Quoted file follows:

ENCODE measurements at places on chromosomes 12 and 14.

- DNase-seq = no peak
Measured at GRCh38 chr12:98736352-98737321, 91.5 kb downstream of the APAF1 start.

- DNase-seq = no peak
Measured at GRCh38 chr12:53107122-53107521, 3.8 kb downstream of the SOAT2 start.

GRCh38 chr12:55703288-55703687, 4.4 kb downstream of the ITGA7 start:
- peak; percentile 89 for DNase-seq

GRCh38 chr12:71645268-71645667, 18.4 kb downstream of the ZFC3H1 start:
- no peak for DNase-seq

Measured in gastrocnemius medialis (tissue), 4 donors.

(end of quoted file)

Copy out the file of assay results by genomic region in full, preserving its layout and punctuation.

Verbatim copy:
ENCODE measurements at places on chromosomes 12 and 14.

- DNase-seq = no peak
Measured at GRCh38 chr12:98736352-98737321, 91.5 kb downstream of the APAF1 start.

- DNase-seq = no peak
Measured at GRCh38 chr12:53107122-53107521, 3.8 kb downstream of the SOAT2 start.

GRCh38 chr12:55703288-55703687, 4.4 kb downstream of the ITGA7 start:
- peak; percentile 89 for DNase-seq

GRCh38 chr12:71645268-71645667, 18.4 kb downstream of the ZFC3H1 start:
- no peak for DNase-seq

Measured in gastrocnemius medialis (tissue), 4 donors.